Quantcast
Last updated on April 17, 2014 at 14:51 EDT

National Patient Advocate Foundation Commends Supreme Court Decision to Uphold Health Reform Law and Key Patient Coverage Provisions

June 28, 2012

Law’s Elimination of Pre-Existing Conditions as an Insurance Barrier, Removal of Annual and Lifetime Caps on Coverage, and Limit on Out-of-Pocket Health Care Costs Essential to Improving Americans’ Access to Health Care

WASHINGTON, June 28, 2012 /PRNewswire-USNewswire/ — The National Patient Advocate Foundation (NPAF) today applauded the U.S. Supreme Court decision to uphold the Patient Protection and Affordable Care Act (PPACA) and its important insurance coverage protections for patients, including the elimination of pre-existing conditions as a barrier to coverage, the elimination of annual and lifetime caps on insurance coverage and the capping of out-of-pocket health care expenditures.

“The protections under the PPACA are especially important to the patients served by the Patient Advocate Foundation, because each of them determines, first, whether a patient will have access to important health services, and second, whether a patient can afford the health care they require,” said Nancy Davenport-Ennis, founder and CEO of NPAF. “We are pleased that the Supreme Court has opted to maintain these key provisions by upholding the PPACA, and we look forward to working with policymakers and the broader health care community in making certain that these patient protections continue to assist the millions of Americans that they were intended to help.”

NPAF has long supported legislative efforts to remove pre-existing condition coverage exclusions and additional barriers to health care for patients. For example, the Foundation conducted extensive research, compiled wide-ranging patient stories and worked closely with Representative Joe Courtney (D-CT) to introduce the Preexisting Condition Exclusion Patient Protection Act in 2007, which would have eliminated pre-existing condition exclusions and waiting periods for all individuals regardless of health status or insurance type. With the Court’s ruling that the individual mandate can stay as part of Congress’s power under a taxing clause, this means that almost every American will be required to buy health insurance by 2014, which will help fund a number of insurance reforms designed to dramatically expand access to affordable, quality health care. Key provisions include:

    1)           Effective in 2014, eliminates the
                 use of pre-existing conditions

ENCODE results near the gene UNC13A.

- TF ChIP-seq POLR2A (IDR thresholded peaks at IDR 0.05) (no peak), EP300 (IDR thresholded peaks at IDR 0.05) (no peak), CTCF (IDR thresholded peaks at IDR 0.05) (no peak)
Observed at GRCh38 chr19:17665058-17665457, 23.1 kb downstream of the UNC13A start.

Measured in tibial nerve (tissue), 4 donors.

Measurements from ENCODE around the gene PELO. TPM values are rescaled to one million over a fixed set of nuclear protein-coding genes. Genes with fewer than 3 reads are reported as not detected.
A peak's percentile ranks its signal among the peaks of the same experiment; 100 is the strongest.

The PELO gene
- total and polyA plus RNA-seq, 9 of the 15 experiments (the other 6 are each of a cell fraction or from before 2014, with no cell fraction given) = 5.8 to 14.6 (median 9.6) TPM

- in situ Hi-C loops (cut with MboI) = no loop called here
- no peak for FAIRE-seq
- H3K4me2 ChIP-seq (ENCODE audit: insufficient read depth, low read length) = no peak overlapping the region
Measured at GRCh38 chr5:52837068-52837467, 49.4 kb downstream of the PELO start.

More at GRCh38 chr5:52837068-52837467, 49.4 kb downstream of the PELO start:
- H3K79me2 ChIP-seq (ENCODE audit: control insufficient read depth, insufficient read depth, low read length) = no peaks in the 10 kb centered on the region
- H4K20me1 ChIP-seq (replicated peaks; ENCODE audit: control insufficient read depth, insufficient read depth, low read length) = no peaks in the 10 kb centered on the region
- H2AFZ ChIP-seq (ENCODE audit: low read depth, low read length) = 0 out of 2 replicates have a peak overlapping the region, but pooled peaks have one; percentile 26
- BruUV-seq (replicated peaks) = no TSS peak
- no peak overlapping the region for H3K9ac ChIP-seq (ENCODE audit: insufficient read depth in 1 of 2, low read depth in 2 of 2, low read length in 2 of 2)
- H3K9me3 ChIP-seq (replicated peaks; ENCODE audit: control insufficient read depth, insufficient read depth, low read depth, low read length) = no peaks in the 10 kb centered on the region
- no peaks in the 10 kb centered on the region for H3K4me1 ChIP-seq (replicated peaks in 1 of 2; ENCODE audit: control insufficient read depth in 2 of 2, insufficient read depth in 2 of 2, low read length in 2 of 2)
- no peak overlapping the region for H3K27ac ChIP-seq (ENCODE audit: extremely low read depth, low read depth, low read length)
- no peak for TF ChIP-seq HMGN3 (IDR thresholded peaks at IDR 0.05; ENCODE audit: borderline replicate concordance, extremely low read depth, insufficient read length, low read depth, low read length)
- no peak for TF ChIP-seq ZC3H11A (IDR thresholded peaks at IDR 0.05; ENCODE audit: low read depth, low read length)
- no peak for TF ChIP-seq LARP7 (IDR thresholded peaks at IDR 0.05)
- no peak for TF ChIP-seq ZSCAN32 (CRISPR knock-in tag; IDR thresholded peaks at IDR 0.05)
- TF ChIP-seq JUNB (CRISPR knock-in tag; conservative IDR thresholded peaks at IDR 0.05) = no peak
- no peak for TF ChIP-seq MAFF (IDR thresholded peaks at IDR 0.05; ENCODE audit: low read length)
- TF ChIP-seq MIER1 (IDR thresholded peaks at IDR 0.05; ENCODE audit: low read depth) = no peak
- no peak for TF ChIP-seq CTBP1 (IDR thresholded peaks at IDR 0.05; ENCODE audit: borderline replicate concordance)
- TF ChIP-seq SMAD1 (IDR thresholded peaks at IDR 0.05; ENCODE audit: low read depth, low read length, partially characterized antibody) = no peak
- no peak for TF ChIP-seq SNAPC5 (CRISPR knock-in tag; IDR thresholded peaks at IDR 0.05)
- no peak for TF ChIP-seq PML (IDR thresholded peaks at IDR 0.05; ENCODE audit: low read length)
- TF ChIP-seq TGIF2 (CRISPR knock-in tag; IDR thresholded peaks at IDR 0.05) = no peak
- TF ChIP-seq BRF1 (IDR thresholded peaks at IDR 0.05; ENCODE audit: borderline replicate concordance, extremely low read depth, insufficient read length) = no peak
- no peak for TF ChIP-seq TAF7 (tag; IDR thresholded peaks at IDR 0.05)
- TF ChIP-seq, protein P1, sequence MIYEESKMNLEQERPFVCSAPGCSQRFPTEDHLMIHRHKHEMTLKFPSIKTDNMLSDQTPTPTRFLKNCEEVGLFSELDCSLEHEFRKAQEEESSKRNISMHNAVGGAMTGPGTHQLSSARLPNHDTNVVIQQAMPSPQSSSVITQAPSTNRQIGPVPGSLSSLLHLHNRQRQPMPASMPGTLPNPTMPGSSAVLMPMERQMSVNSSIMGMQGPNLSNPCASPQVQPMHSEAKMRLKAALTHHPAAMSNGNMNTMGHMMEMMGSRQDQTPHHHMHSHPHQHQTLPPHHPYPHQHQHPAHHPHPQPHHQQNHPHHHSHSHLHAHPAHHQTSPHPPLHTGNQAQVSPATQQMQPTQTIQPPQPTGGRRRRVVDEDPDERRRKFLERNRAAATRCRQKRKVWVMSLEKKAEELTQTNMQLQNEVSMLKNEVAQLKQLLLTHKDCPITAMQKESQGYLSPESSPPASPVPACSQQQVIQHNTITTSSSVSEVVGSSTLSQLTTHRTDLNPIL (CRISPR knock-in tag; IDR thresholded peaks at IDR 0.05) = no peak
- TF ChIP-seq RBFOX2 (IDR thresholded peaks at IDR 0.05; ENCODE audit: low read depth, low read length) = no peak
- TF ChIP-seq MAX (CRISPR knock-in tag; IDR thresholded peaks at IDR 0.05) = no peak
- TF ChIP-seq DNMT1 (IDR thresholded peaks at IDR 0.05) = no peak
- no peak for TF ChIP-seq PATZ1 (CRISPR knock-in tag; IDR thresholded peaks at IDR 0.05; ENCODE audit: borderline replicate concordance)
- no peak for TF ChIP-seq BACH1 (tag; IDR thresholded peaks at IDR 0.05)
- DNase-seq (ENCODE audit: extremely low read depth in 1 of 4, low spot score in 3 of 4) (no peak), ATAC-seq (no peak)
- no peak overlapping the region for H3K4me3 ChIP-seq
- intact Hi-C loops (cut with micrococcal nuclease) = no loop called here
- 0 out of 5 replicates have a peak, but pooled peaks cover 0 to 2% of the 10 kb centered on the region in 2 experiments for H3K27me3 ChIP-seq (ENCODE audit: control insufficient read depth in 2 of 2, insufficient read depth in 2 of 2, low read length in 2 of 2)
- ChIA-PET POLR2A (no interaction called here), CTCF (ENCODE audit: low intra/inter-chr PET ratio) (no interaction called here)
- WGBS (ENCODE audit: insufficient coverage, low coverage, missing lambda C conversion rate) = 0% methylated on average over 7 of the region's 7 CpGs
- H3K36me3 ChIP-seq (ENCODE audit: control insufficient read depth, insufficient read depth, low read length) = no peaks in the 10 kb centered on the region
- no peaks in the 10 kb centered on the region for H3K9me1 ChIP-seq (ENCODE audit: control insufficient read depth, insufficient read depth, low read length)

to deny or impose waiting periods
                 on insurance coverage. About
                 12.3% of patients assisted by
                 Patient Advocate Foundation (PAF)
                 reported issues with pre-
                 existing conditions or
                 underwriting in 2011, which is a
                 decrease of 25.9% from 2010
                 (16.6%).[1]With the maintenance
                 of this protection, NPAF expects
                 this figure to continue to
                 drastically decrease.
    2)           Eliminates the placement of annual
                 and lifetime caps on insurance
                 coverage. In 2011, 47% of the
                 patients contacting PAF for
                 assistance involving benefit
                 maximums had exhausted their
                 annual maximum benefit, a 6.6%
                 increase from 2010.  However,
                 5.3% of patients had exhausted
                 their lifetime maximum which is
                 an 8.4% decrease from 2010.
                 PPACA banned plans beginning on
                 or after September 23, 2010 from
                 cutting off policyholders'
                 coverage for healthcare services
                 when a lifetime benefit was
                 reached, which may explain this
                 decrease.  The law phases out
                 annual limits over a period of
                 three years and will completely
                 ban annual caps January 1, 2014.
    3)           Imposes a cap on the out-of-
                 pocket expenses patients must pay
                 to receive care. Insurance plans
                 that require high out-of-pocket
                 healthcare expenses impede the
                 ability of some insured to access
                 health care, in that their access
                 is limited to the amount they can
                 afford to pay.

“Despite the expected additional political challenges that may ensue from today’s ruling, NPAF joins the Supreme Court in believing that these and other fundamental provisions providing improved patient access to affordable care should be maintained,” added Davenport-Ennis. “NPAF will continue to offer our support to the insurance industry in rolling out these vital reforms and making certain that quality, affordable coverage is available to the millions of men, women and children in our nation who are currently uninsured or underinsured.”

[1] 2011 Patient Data Analysis Report, page 3. Patient Advocate Foundation

SOURCE National Patient Advocate Foundation


Source: PR Newswire